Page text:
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From The CriticsReviewer: Patricia Brockman, MD (Ochsner Clinic Foundation)
Description: This comprehensive, peer-reviewed book has been updated to cover the evolving multifaceted field of pediatric psychology. This edition builds on the traditional and scientific foundation of this profession published in the first (1988) and second (1995) editions. It provides a well organized and accessible review of the current science and clinical practice that defines this dynamic field.
Purpose: The purpose is to address the growth within pediatric psychology; update the conceptualizations, research and practice activities that are core to this field; and look to the future for emerging opportunities and challenges that impact the health of children and adolescents. This book emphasizes the importance of the scientist-practitioner model in the evolving roles that pediatric psychologists play in a variety of settings. It is an outstanding reference that makes an important contribution to the field.
Audience: The obvious audiences are practitioners and graduate students in pediatric psychology. It is also designed for health professionals at all levels with a wide range of clinical and research interests in the psychosocial aspects of children's health. The handbook is sponsored by the Society of Pediatric Psychology, Division 54 of the American Psychological Association, because of its scholarly significance to the field. The editor, an outstanding contributor to the field, formed an advisory panel and an editorial board of experts to develop relevant topics and authors, and each chapter was written and reviewed by leading clinical researchers.
Features: There are five sections of this handbook that address the professional issues, current scientific findings, and emerging opportunities and challenges that shape this evolving field. The first section has been expanded to include two additional chapters and, with a focus on the future, they discuss training, legal and ethical concerns, diverse roles and practice settings of pediatric psychologists. The next three sections address health promotion and disease prevention, pediatric pain management, issues related to interventions with children, adolescents and families, and the psychosocial adjustment of children and adolescents with a wide range of medical and developmental conditions. For practitioners, these sections are invaluable updated overviews of etiology, behavioral health assessment methods, factors affecting child, adolescent, and family functioning, and developmentally appropriate interventions based on current research. New chapters include peer relationships of children with chronic disease, HIV/AIDS in children and adolescents, and pediatric obesity. The last section deals with the challenges of providing healthcare services and promoting quality of life for children and adolescents. Topics include telehealth, managed care, and other issues in the public health arena.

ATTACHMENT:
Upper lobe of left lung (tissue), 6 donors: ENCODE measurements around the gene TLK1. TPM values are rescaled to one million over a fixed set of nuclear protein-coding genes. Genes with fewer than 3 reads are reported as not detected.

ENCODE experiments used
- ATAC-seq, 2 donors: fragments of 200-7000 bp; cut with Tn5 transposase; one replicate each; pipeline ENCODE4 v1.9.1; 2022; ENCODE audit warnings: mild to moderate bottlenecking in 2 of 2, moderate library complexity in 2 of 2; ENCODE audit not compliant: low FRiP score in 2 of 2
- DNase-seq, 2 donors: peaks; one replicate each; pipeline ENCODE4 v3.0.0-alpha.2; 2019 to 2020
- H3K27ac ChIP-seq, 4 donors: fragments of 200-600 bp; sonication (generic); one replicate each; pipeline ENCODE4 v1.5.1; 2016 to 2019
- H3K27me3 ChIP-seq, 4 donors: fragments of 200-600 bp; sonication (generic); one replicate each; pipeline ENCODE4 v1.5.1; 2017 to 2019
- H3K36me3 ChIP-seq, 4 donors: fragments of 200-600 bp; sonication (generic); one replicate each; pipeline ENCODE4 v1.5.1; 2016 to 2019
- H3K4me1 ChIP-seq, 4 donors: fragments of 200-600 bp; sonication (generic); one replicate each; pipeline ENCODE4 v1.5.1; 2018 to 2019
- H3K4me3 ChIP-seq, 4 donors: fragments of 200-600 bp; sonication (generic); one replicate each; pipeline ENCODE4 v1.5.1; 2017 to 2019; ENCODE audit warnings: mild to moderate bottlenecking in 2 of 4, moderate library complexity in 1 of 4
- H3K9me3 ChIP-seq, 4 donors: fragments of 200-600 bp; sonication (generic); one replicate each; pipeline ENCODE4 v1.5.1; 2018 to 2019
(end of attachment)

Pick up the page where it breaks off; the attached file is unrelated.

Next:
Assessment: This handbook provides an excellent overview of a wide variety of topics. It has updated and expanded information from the two previous editions. The editor acknowledges that severe space restrictions were imposed on the authors, limiting the depth and complexity of their contributions. Readers requiring more detailed research or clinical information can use this handbook as an updated introduction to guide further research.